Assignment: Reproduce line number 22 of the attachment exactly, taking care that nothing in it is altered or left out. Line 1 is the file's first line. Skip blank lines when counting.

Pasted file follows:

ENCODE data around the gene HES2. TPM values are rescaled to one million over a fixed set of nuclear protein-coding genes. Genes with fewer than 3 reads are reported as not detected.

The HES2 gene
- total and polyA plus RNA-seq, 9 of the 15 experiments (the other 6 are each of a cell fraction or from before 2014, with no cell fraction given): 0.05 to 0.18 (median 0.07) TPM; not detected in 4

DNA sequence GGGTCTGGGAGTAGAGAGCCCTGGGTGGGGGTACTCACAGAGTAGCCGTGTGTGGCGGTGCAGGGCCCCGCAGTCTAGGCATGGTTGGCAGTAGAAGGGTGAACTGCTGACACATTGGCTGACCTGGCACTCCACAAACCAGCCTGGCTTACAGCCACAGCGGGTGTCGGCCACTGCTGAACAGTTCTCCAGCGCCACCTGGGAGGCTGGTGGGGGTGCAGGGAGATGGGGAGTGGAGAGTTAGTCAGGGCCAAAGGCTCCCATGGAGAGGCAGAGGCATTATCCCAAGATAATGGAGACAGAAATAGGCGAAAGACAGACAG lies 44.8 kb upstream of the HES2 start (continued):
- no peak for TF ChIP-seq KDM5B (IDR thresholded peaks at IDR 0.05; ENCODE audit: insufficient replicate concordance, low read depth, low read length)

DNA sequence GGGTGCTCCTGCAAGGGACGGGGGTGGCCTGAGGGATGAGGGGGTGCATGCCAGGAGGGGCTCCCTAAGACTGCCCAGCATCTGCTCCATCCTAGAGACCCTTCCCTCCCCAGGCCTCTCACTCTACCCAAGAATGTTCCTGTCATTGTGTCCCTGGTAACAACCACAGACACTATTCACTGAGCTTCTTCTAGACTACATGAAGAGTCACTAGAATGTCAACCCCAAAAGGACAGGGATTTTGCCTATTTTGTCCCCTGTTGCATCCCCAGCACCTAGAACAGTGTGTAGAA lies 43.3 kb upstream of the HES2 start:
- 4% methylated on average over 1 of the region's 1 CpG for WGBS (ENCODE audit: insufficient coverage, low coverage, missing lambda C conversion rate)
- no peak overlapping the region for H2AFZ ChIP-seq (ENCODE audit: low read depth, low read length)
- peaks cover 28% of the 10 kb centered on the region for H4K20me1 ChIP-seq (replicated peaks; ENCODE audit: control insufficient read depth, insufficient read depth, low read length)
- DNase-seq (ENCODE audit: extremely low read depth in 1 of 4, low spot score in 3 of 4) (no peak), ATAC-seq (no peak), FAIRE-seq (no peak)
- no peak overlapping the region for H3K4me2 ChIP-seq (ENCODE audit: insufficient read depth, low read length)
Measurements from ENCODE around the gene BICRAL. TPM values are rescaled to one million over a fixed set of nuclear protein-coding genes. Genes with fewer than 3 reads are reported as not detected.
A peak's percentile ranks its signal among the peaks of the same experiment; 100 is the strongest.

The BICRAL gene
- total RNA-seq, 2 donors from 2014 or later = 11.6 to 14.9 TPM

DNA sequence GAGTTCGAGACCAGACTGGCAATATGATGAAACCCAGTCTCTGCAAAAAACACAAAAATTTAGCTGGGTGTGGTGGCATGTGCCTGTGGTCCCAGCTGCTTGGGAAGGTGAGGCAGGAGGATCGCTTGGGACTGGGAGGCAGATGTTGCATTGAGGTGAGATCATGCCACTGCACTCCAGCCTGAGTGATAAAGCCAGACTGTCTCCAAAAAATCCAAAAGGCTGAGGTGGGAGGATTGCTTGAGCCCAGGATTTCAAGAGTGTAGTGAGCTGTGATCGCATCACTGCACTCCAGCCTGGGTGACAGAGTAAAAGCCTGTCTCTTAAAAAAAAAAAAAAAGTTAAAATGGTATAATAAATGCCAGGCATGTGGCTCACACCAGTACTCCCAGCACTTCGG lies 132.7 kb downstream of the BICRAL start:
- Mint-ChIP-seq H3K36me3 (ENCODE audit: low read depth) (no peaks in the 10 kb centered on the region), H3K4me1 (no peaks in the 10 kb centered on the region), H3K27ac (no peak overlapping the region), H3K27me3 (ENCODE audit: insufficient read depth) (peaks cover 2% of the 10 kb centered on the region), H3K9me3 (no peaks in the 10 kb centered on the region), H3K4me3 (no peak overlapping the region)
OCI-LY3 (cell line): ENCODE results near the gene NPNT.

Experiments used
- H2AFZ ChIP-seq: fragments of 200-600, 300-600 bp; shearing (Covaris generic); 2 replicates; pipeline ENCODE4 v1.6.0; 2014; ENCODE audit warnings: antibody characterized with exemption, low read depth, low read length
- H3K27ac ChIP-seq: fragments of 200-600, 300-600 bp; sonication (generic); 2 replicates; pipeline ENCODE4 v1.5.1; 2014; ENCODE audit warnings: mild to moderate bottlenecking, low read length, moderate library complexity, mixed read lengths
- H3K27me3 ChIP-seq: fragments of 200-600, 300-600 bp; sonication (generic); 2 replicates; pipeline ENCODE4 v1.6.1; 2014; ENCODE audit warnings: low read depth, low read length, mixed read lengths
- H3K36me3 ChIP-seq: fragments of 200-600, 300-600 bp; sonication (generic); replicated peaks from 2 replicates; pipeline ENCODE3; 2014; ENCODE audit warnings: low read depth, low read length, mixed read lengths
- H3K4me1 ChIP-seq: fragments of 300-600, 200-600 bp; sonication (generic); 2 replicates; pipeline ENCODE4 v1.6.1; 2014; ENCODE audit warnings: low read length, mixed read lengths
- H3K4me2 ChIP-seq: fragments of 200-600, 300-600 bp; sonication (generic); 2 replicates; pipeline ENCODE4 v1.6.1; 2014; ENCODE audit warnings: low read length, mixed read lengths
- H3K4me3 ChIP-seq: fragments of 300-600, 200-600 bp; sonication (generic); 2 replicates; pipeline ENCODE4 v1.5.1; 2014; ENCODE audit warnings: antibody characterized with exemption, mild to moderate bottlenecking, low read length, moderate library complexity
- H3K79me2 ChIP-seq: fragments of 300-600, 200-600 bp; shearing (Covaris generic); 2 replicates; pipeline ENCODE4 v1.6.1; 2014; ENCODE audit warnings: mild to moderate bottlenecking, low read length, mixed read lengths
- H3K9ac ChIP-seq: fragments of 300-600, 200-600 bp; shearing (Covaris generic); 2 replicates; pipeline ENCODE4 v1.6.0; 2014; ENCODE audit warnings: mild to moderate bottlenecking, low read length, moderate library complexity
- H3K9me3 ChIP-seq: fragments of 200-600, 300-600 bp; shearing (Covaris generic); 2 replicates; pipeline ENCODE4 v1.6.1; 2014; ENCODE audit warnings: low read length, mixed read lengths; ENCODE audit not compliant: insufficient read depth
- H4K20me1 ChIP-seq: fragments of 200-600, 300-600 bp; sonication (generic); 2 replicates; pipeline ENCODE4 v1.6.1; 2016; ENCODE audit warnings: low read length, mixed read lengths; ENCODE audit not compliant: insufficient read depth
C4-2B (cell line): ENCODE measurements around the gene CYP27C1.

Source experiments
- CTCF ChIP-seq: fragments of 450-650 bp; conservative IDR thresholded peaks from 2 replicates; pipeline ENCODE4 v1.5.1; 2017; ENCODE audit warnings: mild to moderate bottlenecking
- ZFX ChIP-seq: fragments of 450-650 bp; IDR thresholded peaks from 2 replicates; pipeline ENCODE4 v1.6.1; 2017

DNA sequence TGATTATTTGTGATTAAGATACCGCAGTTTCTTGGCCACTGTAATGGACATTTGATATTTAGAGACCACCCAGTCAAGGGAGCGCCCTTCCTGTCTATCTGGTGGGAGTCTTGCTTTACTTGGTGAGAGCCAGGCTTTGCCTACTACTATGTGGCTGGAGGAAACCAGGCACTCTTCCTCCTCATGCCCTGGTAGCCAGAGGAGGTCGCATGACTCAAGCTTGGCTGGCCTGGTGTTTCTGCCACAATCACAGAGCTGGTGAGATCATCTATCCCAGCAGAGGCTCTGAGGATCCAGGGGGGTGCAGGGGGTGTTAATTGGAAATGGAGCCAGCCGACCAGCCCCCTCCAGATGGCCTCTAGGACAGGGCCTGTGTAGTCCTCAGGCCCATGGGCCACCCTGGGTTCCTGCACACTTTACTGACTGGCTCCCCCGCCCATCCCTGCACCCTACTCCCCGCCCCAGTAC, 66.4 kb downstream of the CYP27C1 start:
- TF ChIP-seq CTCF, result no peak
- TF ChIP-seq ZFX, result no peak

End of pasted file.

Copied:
- H3K27me3 ChIP-seq: fragments of 200-600, 300-600 bp; sonication (generic); 2 replicates; pipeline ENCODE4 v1.6.1; 2014; ENCODE audit warnings: low read depth, low read length, mixed read lengths